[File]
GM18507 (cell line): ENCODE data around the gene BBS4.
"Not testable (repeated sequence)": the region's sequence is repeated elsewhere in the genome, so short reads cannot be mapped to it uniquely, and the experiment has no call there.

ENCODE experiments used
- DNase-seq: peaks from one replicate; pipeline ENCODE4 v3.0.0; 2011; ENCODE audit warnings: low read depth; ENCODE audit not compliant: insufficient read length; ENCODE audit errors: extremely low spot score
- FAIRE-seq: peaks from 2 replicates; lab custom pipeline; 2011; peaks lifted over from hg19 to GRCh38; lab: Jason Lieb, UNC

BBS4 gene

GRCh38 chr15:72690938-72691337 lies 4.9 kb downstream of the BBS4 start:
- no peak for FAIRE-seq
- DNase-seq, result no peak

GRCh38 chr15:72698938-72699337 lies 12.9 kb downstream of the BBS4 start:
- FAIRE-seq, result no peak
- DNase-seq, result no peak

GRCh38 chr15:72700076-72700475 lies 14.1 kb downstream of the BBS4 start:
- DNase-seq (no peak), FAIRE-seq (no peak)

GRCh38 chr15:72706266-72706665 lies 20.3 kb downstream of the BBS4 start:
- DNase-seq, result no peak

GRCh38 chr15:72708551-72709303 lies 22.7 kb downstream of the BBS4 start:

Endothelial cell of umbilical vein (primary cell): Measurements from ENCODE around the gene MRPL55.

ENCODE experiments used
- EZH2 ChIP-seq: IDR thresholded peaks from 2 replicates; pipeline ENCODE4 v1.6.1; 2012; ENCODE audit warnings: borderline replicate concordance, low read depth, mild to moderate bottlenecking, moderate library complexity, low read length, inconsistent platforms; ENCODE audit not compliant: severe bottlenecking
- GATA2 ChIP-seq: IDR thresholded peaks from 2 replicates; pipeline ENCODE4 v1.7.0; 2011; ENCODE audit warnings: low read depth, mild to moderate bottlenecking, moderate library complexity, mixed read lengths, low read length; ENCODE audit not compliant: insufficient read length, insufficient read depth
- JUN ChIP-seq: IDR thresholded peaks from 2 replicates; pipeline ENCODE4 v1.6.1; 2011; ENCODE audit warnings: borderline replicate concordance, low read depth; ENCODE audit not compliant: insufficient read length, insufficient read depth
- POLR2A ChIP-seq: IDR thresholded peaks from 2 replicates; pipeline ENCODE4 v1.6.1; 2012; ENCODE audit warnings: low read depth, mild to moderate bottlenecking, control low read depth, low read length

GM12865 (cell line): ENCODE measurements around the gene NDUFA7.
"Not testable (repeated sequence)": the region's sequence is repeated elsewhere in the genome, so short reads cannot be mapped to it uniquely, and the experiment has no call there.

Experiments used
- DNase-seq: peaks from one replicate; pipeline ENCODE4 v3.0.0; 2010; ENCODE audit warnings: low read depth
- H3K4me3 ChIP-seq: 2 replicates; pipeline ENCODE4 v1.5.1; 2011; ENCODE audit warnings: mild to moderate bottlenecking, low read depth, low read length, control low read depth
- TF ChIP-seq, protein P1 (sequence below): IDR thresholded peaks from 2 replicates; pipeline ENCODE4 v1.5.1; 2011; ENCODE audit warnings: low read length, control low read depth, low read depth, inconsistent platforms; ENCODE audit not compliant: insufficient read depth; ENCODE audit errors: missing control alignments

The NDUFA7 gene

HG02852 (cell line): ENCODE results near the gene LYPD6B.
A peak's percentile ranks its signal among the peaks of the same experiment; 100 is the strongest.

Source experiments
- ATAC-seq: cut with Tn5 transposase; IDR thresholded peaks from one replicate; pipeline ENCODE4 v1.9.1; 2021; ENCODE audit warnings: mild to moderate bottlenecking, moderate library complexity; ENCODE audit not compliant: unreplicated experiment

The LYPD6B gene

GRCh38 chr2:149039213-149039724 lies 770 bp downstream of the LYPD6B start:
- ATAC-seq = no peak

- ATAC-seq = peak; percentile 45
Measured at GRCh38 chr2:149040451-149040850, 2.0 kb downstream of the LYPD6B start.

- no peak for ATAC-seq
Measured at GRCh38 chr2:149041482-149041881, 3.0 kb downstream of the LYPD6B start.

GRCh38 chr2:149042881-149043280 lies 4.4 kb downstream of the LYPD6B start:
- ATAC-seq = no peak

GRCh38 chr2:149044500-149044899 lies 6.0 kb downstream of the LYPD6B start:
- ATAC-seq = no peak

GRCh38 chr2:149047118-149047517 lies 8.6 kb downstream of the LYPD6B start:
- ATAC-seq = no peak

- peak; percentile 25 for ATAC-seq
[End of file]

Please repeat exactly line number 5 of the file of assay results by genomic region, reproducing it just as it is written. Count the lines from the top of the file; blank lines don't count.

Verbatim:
- FAIRE-seq: peaks from 2 replicates; lab custom pipeline; 2011; peaks lifted over from hg19 to GRCh38; lab: Jason Lieb, UNC